The University of Notre Dame’s Alliance for Catholic Education (ACE) conducted its 15th Commencement exercises July 10 with one of the nation’s most distinguished leaders in the field of education addressing the 106 graduates who received master’s degrees.
In 2008, the U.S. Conference of Catholic Bishops (USCCB) asked the University of Notre Dame for help in reaching out to the African Church. The Church was growing, but with the growth came the need for better leadership skills to manage the human and financial resources.
Two Notre Dame faculty—Robert Dowd, C.S.C, assistant professor of political science and director of the Ford Family Program in Human Development, and Paul Kollman, C.S.C, associate professor of theology—have been awarded a $100,000 grant from the Pentecostal and Charismatic Research Initiative (PCRI) of the University of Southern California (USC). Their project was one of only 21 to receive funding, selected from more than 500 applications. The grant will support Dowd and Kollman’s study of the Roman Catholic Charismatic Movement (RCCM) in sub-Saharan Africa.
The Department of Sociology’s Center for the Study of Social Movements has adopted a strategy that brings together young scholars and seasoned professionals to help the flow of ideas flourish across academic generations. It’s an approach that’s also enriching the experience of Notre Dame graduate students while bearing witness to that old adage about imitation and flattery.
In the midst of one of the most challenging economic climates colleges and universities have ever faced, the University of Notre Dame has announced significant additional internal funding to support nine research initiatives during the second phase of the University’s $80-million Strategic Research Investments (SRI) process. Projects selected for second-round SRI funding represent significant research undertakings in such areas as sustainable energy, environmental change, HIV treatment, nanotechnology, hurricane impact mitigation, and religious scholarship.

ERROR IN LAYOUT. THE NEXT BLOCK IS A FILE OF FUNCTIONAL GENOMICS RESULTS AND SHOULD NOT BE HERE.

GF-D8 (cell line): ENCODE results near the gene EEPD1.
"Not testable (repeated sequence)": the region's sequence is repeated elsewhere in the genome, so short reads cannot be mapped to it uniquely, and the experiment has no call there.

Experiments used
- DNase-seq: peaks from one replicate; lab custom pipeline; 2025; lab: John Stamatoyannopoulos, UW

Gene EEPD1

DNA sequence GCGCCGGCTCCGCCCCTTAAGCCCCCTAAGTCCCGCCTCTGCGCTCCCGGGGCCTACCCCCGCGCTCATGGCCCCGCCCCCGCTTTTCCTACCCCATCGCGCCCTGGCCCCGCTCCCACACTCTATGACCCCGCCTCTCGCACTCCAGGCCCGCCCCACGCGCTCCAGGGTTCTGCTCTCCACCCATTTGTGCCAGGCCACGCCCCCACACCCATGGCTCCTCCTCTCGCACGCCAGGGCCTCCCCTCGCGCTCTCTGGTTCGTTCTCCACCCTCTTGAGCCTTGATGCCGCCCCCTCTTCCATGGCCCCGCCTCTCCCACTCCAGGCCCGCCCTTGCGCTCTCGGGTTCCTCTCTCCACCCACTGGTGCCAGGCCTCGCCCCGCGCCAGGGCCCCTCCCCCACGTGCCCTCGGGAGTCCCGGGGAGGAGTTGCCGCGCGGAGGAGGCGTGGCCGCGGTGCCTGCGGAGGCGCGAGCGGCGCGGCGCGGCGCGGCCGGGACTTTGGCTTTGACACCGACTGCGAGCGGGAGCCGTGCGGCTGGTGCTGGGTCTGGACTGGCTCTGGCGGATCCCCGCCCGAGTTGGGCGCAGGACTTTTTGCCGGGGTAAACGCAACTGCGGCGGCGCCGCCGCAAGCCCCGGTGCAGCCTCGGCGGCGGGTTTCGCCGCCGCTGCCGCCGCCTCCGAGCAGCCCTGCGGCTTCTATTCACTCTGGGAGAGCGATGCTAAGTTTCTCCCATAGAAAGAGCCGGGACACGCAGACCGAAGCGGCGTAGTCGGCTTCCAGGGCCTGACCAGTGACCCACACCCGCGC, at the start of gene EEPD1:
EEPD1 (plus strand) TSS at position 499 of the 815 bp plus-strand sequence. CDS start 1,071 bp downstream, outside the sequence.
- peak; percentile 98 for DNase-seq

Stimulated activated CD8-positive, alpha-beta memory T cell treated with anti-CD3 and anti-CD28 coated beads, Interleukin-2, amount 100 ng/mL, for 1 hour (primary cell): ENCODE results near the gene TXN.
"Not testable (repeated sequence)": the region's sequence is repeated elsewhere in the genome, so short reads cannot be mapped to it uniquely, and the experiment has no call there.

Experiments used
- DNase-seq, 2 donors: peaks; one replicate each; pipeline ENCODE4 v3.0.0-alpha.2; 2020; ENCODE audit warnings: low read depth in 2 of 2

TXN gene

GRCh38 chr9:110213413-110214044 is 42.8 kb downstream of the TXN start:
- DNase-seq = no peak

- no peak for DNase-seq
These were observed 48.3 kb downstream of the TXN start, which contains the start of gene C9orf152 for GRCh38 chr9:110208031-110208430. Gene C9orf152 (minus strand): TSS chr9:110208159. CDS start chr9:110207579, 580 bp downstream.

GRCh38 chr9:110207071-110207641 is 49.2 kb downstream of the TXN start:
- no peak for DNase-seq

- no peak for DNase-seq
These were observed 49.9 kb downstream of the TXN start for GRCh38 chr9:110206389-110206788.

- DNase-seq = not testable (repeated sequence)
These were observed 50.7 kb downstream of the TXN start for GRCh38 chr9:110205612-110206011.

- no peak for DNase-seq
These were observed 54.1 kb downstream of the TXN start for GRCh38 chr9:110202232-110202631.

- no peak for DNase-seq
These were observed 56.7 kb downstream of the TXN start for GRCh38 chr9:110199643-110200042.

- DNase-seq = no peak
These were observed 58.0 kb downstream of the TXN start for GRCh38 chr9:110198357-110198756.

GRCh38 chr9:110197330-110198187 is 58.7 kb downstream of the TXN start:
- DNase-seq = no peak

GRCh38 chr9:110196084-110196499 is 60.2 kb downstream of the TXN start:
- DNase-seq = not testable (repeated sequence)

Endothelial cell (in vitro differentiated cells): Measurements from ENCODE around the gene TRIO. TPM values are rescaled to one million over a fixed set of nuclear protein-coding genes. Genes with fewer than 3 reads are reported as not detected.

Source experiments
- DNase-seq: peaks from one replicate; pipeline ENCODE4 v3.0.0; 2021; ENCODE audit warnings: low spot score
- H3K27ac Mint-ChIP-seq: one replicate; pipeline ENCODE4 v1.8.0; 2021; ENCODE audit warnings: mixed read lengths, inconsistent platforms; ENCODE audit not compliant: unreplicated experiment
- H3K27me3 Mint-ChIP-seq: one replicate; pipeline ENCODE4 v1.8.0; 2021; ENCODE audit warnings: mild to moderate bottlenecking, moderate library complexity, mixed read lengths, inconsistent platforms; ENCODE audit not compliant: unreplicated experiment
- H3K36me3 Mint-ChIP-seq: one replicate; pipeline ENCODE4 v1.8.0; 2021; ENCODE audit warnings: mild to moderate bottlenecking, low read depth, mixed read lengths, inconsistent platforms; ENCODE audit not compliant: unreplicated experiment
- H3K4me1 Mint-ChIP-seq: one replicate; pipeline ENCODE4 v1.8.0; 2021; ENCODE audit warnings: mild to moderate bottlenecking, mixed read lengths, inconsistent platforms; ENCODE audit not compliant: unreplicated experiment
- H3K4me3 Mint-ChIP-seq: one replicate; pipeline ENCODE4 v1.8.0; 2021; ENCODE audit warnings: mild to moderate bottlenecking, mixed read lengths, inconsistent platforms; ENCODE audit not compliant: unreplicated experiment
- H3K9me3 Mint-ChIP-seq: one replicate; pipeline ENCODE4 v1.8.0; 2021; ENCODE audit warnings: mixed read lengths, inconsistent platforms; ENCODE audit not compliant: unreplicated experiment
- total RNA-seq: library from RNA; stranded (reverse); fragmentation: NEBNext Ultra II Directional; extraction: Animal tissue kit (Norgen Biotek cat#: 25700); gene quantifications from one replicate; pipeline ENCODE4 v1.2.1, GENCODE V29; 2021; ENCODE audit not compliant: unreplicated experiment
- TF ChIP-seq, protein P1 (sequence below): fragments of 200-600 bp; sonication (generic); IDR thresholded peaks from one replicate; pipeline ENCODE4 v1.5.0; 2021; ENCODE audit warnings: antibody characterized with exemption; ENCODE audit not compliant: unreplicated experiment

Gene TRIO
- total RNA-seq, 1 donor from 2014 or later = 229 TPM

The University of Notre Dame will be the principal sponsor of “Women and Spirit: Catholic Sisters in America,” a traveling museum exhibit on the history of Catholic women religious in the United States, when it visits northern Indiana in fall 2011. A project of the Leadership Conference of Women Religious (LCWR), the exhibit began a three-year nationwide tour last May in Cincinnati and is now at the Smithsonian Institution. It will be at the Northern Indiana Center for History from September 2 to December 31, 2011. “Women and Spirit” includes photographs and items contributed by more than 400 communities of women religious, many of which have never before been placed on public display.
Katie Washington, a biological sciences major and Catholic social teaching minor from Gary, Ind., has been named valedictorian of the 2010 University of Notre Dame graduating class and will present the valedictory address during Commencement exercises on Sunday, May 16, 2010, in Notre Dame stadium.
Two faculty in the College of Arts and Letters’ Center for Philosophy of Religion have received more than $1.7 million in grant funding to continue their research into the problem of evil, a central issue for scholars who study the philosophy of religion. Michael Rea, professor of philosophy and the center’s director, and Samuel Newlands, assistant professor of philosophy and the center’s associate director, were recently awarded a grant of more than $339,000 from the John Templeton Foundation. The grant supplements an earlier $1.4 million grant the foundation awarded the two University of Notre Dame scholars.
Two titans of the religious spectrum – atheist Christopher Hitchens and Catholic writer Dinesh D’Souza – will engage in a public debate at the University of Notre Dame. The debate, titled “Is Religion the Problem?”, will take place Wednesday, April 7, at 7:30 p.m. in the Leighton Concert Hall of Notre Dame’s DeBartolo Performing Arts Center.